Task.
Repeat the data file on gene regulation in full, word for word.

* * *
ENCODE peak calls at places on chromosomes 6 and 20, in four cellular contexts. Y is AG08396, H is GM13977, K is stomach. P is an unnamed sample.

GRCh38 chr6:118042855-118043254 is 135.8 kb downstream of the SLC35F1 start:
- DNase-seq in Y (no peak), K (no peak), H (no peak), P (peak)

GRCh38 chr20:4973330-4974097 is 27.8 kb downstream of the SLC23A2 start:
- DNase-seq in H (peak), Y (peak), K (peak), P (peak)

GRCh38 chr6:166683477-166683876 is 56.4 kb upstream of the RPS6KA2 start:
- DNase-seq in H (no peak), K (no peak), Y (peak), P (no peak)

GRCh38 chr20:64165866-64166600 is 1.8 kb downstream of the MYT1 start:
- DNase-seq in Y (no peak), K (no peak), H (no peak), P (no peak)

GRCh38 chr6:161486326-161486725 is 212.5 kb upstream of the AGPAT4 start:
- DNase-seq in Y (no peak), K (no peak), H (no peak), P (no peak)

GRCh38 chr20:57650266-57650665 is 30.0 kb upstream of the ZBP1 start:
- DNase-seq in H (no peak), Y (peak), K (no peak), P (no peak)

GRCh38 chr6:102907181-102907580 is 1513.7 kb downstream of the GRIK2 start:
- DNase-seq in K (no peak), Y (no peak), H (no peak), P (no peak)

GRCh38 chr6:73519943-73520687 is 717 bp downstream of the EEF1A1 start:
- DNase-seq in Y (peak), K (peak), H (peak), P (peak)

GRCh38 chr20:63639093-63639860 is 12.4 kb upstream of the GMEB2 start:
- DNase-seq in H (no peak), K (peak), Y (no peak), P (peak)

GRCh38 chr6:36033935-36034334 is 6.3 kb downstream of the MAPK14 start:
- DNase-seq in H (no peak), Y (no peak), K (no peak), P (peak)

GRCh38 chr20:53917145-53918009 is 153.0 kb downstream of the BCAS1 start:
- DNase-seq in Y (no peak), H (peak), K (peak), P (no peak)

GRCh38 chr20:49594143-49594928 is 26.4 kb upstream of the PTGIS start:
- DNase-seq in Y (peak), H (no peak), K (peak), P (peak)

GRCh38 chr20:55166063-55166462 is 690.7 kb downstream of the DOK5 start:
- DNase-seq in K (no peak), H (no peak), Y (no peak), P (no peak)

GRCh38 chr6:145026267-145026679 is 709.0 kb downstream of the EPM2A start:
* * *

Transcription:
ENCODE peak calls at places on chromosomes 6 and 20, in four cellular contexts. Y is AG08396, H is GM13977, K is stomach. P is an unnamed sample.

GRCh38 chr6:118042855-118043254 is 135.8 kb downstream of the SLC35F1 start:
- DNase-seq in Y (no peak), K (no peak), H (no peak), P (peak)

GRCh38 chr20:4973330-4974097 is 27.8 kb downstream of the SLC23A2 start:
- DNase-seq in H (peak), Y (peak), K (peak), P (peak)

GRCh38 chr6:166683477-166683876 is 56.4 kb upstream of the RPS6KA2 start:
- DNase-seq in H (no peak), K (no peak), Y (peak), P (no peak)

GRCh38 chr20:64165866-64166600 is 1.8 kb downstream of the MYT1 start:
- DNase-seq in Y (no peak), K (no peak), H (no peak), P (no peak)

GRCh38 chr6:161486326-161486725 is 212.5 kb upstream of the AGPAT4 start:
- DNase-seq in Y (no peak), K (no peak), H (no peak), P (no peak)

GRCh38 chr20:57650266-57650665 is 30.0 kb upstream of the ZBP1 start:
- DNase-seq in H (no peak), Y (peak), K (no peak), P (no peak)

GRCh38 chr6:102907181-102907580 is 1513.7 kb downstream of the GRIK2 start:
- DNase-seq in K (no peak), Y (no peak), H (no peak), P (no peak)

GRCh38 chr6:73519943-73520687 is 717 bp downstream of the EEF1A1 start:
- DNase-seq in Y (peak), K (peak), H (peak), P (peak)

GRCh38 chr20:63639093-63639860 is 12.4 kb upstream of the GMEB2 start:
- DNase-seq in H (no peak), K (peak), Y (no peak), P (peak)

GRCh38 chr6:36033935-36034334 is 6.3 kb downstream of the MAPK14 start:
- DNase-seq in H (no peak), Y (no peak), K (no peak), P (peak)

GRCh38 chr20:53917145-53918009 is 153.0 kb downstream of the BCAS1 start:
- DNase-seq in Y (no peak), H (peak), K (peak), P (no peak)

GRCh38 chr20:49594143-49594928 is 26.4 kb upstream of the PTGIS start:
- DNase-seq in Y (peak), H (no peak), K (peak), P (peak)

GRCh38 chr20:55166063-55166462 is 690.7 kb downstream of the DOK5 start:
- DNase-seq in K (no peak), H (no peak), Y (no peak), P (no peak)

GRCh38 chr6:145026267-145026679 is 709.0 kb downstream of the EPM2A start: